NEW YORK — New York Attorney General Andrew Cuomo said American International Group's move Tuesday to restrict executive salaries and not give bonuses to its top executives in 2008 or raises in 2009 was a "positive step."
In a statement Tuesday, Cuomo said the gesture by the insurer was "appropriate," given AIG is receiving some $150 billion in aid from the federal government.
"Taxpayers have been slammed with a one-two punch seeing their investments dwindle while simultaneously having to fund the Wall Street bailout with billions of their tax dollars," Cuomo said. "It is only fair that top executives, who benefit the most when firms do well, should also bear the burden of the difficult economic consequences their firms now face."
On Tuesday, AIG said it would voluntarily eliminate 2008 bonuses for its top seven officers, there would be no salary hikes in 2009 for its 50 next-highest executives and that Chief Executive Edward M. Liddy would receive a $1 salary this year and next. Liddy won't be eligible for severance payments.
AIG also said it is developing a funding structure to ensure that no taxpayer dollars are used for annual bonus or future cash performance awards for the insurer's top 60 members of management.
"We believe these actions demonstrate that we are focused on overcoming our financial challenges so AIG can return value to taxpayers and shareholders," Liddy said in a statement.
Last week, Cuomo urged AIG to be "completely transparent" about its 2008 compensation plans.
Cuomo has been pressuring banks and other firms that have received government backing in the financial crisis to not give bonuses to their top executives.
Last month, Cuomo asked nine banks receiving federal funds as part of the government's financial rescue plan to provide his office with information about expected bonuses and compensation to be paid to their top executives.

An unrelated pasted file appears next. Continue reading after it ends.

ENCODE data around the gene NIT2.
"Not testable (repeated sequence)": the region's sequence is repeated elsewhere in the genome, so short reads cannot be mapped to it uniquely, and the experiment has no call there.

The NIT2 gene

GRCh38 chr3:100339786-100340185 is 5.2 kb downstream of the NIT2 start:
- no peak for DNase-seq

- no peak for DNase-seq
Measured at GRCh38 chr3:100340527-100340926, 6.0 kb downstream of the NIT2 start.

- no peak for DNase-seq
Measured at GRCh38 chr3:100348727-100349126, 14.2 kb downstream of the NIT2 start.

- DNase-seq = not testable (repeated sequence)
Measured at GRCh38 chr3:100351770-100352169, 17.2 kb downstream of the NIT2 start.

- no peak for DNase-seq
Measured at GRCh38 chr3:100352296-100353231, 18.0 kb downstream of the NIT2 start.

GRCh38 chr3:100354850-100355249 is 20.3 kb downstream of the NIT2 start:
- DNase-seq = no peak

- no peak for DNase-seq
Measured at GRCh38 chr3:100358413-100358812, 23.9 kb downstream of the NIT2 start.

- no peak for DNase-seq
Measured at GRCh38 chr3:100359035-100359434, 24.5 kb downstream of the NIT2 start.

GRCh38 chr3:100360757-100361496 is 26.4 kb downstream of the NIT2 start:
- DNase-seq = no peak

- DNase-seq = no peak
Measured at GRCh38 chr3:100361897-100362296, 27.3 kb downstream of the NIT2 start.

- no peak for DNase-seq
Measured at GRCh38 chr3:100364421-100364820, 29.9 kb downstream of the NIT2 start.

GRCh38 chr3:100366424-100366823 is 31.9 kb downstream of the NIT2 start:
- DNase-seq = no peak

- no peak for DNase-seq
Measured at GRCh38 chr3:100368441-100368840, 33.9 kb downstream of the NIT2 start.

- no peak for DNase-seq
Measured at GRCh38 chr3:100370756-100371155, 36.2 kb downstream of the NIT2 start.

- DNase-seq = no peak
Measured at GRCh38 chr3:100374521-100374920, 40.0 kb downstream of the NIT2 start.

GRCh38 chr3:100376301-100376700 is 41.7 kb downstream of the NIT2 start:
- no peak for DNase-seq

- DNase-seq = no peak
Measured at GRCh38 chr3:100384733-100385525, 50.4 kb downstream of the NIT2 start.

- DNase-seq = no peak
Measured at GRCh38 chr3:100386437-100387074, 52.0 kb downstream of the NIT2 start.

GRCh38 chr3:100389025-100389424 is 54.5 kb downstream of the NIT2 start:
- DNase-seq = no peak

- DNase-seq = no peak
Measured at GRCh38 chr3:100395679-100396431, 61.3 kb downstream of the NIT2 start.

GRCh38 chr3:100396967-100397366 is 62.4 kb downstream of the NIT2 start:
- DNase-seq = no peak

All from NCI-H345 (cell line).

The banks are: Bank of America Corp. (BAC), Bank of New York Mellon Corp., Citigroup Inc., Goldman Sachs Group Inc., JPMorgan Chase & Co., Merrill Lynch & Co., Morgan Stanley Inc., State Street Corp. and Wells Fargo & Co.
On a conference call with reporters Tuesday, Cuomo said Wells Fargo, Bank of America and Citigroup are among the firms he's waiting to hear from. He wouldn't comment on specific discussions, but said his office is having conversations with the three.
Cuomo said he hasn't yet reviewed Citi's proposed limits on executive compensation as part of a recent move by the federal government to shore up Citigroup.
Citi has said the agreement provides for an executive compensation plan, including bonuses, that rewards long-term performance and profitability, with appropriate limitations. The plan must be approved by the federal government.
On Tuesday, Cuomo encouraged other companies that have taken taxpayer dollars to not award bonuses to their top executives this year, as executives at Goldman Sachs, UBS AG, Barclays PLC, Deutsche Bank AG and AIG have done.
Cuomo said if a company intends to award multimillion dollar bonuses to its executives when that company is accepting government support, "I think you're adding insult to injury."
The attorney general noted it's "uncharted territory" for private-sector companies who've accepted public money and many companies are still trying to figure out their plans for 2008 bonuses and compensation going forward.
"The company now has a responsibility to the tax payer," Cuomo said. "It's a new day."
However, Cuomo said AIG executives should be rewarded if they turn around the company, repay the taxpayers and generate a profit.
"If you say we're using taxpayer dollars today for compensation bonuses for past performance, then we have a problem," he said.